Thursday, January 25, 2018

Life of a Two-Year-Old

I’ve been learning a lot from our two-year-old grandson. Hopefully, I’m teaching him a few things as well. My observations come from being with him almost every day, actually spending more time with him than I did with any of our three kids when they were this age because back then I was working full time rather than my current retired lifestyle.

One of the things I’ve enjoyed watching is how he responds to friendship. He has one good buddy who he plays with at the playground. They see each other several times a week. My grandson is always excited when he first sees his friend again. They run up to each other, jabbering excitedly. But most of their time together is parallel play, each doing his own thing with a truck or shovel. They also like to chase each other, and sometimes one of them wants to tackle the other. Occasionally, one wants a toy the other is playing with, and this leads to a tugging match, once resulting in a broken toy cement mixer.

Usually, my grandson doesn’t want to leave the playground, but once in a while he climbs into the stroller to indicate he’s ready to head back to our house for lunch and a nap. In either case, he waves to his friend and we’re off.

Thursday, January 18, 2018

You Know You're Getting Older When . . .

Many of my published books feature older characters. I also like collecting saying about growing older, which I often use when giving presentations. Here are a few of my favorites.

You know you getting older when. . .

Your back goes out more than you do

You find your favorite childhood toys in antique stores

A postage stamp costs more than a movie ticket did when you were a kid

You stop lying about your age and start bragging about it

A policeman pulls you over, and you ask for a senior discount

Your actions creak louder than your words

Your spouse says you’re hot, but it’s because you use a heating pad

Thursday, January 11, 2018

New Book Contract

Signing a new book contract is always an exciting event, no matter how often it occurs. It represents a milestone along the path of conceiving an idea, writing it down, editing it into an improved form and gaining the acceptance of a publisher.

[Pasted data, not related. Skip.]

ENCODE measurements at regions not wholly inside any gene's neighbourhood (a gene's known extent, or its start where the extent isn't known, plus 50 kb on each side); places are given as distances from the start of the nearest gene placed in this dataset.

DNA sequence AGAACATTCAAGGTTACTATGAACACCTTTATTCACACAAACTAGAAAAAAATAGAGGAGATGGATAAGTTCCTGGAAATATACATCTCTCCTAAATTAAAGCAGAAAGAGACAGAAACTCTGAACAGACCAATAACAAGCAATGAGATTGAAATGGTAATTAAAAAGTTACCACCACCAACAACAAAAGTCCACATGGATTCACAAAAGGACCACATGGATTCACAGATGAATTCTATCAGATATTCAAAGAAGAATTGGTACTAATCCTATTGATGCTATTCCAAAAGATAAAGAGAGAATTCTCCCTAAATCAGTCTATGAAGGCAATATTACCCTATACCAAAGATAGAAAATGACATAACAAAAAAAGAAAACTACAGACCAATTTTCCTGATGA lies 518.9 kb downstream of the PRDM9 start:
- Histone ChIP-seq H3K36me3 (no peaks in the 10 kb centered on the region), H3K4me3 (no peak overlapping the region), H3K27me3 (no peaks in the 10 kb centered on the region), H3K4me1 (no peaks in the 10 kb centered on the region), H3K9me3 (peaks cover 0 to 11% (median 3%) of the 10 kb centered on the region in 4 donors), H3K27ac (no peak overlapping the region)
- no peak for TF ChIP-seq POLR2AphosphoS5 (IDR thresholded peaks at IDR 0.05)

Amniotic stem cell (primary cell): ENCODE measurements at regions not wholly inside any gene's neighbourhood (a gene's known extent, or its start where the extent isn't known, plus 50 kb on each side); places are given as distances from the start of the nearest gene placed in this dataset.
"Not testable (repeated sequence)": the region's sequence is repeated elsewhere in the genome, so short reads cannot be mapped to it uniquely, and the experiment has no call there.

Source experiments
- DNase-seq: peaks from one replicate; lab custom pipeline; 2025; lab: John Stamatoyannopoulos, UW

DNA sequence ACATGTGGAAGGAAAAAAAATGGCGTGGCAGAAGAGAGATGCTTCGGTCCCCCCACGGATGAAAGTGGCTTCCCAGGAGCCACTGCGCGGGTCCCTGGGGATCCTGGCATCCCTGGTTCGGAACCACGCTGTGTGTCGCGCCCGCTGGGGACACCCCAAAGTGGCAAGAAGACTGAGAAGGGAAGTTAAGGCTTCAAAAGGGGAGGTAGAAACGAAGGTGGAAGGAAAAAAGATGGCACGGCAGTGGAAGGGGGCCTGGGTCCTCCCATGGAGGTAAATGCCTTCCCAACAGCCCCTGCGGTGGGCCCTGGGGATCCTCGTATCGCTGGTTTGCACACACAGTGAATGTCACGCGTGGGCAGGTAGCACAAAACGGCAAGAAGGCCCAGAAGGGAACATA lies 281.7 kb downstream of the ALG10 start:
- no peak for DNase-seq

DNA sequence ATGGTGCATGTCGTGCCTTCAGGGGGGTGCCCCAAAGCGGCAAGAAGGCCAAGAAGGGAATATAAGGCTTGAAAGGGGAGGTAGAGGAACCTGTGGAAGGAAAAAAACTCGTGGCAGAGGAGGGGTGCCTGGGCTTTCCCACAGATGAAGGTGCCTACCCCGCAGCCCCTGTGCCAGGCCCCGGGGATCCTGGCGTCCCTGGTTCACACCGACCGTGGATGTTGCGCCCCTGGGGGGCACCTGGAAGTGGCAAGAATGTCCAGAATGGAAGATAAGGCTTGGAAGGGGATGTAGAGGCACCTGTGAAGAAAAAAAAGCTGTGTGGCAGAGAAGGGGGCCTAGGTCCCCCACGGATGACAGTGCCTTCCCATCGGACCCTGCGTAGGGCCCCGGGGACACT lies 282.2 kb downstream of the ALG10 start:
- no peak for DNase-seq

This week I signed an agreement with Encircle Publications for my fifteenth book, Unstuff Your Stuff, for publication in October of this year. Here’s a brief preview:
Millicent Hargrove must deal with the murder of her husband as she begins her new life as a widow and professional organizer. She escapes attempts on her own life and figures out the mystery of the cryptic messages left by her husband. She discovers how to organize people’s stuff while sorting through the clutter from the secret life her husband led.

Thursday, January 4, 2018

Physical Aspects of Aging

Many of my mystery novels include older characters. I guess that’s appropriate because I am now an older character.

For all of you young ‘uns and even the oldsters, here’s what I’ve learned about the physical aspects of aging.

1.      It happens. Get used to it.

2.      Things that used to get done quickly, take longer. Bending, lifting, moving all take more time than in the past. I also find I get distracted more. My wife refers to this as the intervening thought. I go into a room to get scissors, notice a magazine I haven’t finished and forget the scissors. I leave the room and then realize I need the scissors. Much slower that doing it the first time. My morning routine of getting up, grooming, eating breakfast and doing my stretches now takes close to two hours. Part of this is because of my slower pace. The other part is that after shoulder, neck, back, hip and knee pain, I have more stretches and exercises to do.

3.      I played competitive tennis as a kid and in college, but now my main exercise is walking. The joints can ‘t take jogging any longer, but I enjoy an hour walk. It gets me outside, I get my sunshine vitamin D, and I can enjoy the scenery while getting a good workout.

So there are changes as we get older. But as my stepdad used to say, it sure beats the alternative.